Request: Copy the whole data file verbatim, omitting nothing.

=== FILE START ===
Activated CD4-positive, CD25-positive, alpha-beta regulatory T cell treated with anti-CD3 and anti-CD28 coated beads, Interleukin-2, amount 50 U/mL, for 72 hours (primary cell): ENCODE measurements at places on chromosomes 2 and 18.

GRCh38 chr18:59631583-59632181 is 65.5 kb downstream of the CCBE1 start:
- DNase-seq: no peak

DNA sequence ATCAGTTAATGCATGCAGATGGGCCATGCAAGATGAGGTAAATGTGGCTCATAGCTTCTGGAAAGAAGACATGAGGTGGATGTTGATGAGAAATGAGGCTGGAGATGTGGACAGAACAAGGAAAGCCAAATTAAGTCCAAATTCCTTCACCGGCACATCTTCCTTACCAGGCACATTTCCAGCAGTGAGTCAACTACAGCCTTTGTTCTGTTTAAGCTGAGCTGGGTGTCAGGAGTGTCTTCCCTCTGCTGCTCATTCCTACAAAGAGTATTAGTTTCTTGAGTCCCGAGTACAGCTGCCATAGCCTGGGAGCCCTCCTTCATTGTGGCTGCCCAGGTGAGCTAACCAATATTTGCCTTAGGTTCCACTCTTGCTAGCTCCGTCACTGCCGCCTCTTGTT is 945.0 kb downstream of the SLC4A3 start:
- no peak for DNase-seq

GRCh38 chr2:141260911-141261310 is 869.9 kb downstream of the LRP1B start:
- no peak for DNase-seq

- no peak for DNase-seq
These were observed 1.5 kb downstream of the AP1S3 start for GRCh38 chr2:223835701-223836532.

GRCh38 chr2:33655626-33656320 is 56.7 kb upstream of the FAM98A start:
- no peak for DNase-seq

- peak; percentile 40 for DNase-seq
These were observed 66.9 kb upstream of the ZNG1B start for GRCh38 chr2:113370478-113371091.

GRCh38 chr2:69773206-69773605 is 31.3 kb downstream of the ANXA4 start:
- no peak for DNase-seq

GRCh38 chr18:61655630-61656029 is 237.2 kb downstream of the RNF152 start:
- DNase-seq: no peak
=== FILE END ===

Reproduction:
Activated CD4-positive, CD25-positive, alpha-beta regulatory T cell treated with anti-CD3 and anti-CD28 coated beads, Interleukin-2, amount 50 U/mL, for 72 hours (primary cell): ENCODE measurements at places on chromosomes 2 and 18.

GRCh38 chr18:59631583-59632181 is 65.5 kb downstream of the CCBE1 start:
- DNase-seq: no peak

DNA sequence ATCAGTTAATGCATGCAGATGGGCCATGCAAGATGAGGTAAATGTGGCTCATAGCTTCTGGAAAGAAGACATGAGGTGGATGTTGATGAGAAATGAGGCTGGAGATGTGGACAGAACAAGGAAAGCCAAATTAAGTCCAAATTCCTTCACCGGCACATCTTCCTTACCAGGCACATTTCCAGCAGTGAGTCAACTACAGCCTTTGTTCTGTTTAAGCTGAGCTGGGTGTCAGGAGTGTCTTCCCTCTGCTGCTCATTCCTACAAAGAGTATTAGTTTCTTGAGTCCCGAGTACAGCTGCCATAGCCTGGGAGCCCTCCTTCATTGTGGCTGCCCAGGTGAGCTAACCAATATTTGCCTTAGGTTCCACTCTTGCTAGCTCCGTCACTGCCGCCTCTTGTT is 945.0 kb downstream of the SLC4A3 start:
- no peak for DNase-seq

GRCh38 chr2:141260911-141261310 is 869.9 kb downstream of the LRP1B start:
- no peak for DNase-seq

- no peak for DNase-seq
These were observed 1.5 kb downstream of the AP1S3 start for GRCh38 chr2:223835701-223836532.

GRCh38 chr2:33655626-33656320 is 56.7 kb upstream of the FAM98A start:
- no peak for DNase-seq

- peak; percentile 40 for DNase-seq
These were observed 66.9 kb upstream of the ZNG1B start for GRCh38 chr2:113370478-113371091.

GRCh38 chr2:69773206-69773605 is 31.3 kb downstream of the ANXA4 start:
- no peak for DNase-seq

GRCh38 chr18:61655630-61656029 is 237.2 kb downstream of the RNF152 start:
- DNase-seq: no peak